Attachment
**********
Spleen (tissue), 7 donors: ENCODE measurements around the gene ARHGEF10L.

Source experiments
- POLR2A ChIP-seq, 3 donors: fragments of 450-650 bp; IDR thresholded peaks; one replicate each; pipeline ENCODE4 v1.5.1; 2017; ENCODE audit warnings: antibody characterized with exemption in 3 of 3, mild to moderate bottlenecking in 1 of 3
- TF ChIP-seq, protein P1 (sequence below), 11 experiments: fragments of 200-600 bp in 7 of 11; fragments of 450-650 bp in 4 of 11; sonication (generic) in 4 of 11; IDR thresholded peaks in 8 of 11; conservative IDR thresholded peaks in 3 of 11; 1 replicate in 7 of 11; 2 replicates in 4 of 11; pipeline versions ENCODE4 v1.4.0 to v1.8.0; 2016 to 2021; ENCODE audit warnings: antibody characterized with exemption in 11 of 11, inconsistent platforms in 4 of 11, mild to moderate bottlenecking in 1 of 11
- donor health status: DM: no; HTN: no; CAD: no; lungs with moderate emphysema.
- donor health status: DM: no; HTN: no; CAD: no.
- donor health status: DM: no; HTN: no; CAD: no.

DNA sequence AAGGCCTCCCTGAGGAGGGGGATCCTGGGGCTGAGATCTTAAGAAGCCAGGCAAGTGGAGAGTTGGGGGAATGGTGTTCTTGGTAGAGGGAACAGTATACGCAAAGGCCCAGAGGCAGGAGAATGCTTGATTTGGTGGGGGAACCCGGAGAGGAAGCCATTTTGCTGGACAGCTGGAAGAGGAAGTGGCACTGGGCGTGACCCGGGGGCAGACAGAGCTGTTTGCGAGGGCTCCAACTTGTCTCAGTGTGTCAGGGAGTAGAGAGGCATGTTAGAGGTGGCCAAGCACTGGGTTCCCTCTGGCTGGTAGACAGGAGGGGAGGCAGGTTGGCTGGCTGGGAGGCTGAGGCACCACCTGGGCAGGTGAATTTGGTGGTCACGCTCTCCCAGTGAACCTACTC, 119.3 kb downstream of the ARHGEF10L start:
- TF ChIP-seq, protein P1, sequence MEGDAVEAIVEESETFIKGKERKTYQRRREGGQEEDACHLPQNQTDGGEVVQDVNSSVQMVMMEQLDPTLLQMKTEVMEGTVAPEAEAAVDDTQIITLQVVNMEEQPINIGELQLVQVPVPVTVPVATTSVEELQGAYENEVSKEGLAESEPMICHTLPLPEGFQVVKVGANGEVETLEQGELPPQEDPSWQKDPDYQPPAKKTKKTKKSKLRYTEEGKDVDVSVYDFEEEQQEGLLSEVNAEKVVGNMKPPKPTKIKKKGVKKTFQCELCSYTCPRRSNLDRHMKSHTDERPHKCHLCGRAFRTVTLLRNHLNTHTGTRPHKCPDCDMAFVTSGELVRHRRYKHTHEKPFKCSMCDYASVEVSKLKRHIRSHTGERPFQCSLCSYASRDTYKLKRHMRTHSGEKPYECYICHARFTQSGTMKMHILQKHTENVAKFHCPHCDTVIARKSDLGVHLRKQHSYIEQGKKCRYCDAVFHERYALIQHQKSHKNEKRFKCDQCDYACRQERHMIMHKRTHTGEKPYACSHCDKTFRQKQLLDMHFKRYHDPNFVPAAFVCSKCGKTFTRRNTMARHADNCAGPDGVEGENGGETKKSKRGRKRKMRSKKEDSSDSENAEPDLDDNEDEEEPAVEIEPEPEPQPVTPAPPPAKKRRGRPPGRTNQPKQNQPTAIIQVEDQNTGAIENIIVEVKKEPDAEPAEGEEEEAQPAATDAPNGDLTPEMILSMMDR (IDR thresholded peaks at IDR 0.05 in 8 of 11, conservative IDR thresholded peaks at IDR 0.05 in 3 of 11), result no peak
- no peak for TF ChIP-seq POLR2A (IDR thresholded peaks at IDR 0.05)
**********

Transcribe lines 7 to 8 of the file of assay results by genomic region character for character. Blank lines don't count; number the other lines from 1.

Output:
- donor health status: DM: no; HTN: no; CAD: no.

DNA sequence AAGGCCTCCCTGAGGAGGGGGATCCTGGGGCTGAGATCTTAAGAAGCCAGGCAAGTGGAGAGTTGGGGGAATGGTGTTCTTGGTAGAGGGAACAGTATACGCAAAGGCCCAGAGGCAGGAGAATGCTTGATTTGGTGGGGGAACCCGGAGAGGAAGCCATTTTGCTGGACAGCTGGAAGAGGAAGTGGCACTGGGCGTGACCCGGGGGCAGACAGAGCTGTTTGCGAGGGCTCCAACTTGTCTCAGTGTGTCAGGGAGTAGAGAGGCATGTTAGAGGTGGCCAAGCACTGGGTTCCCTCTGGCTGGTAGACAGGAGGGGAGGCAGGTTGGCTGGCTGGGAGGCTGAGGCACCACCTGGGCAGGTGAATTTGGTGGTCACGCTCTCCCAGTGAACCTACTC, 119.3 kb downstream of the ARHGEF10L start: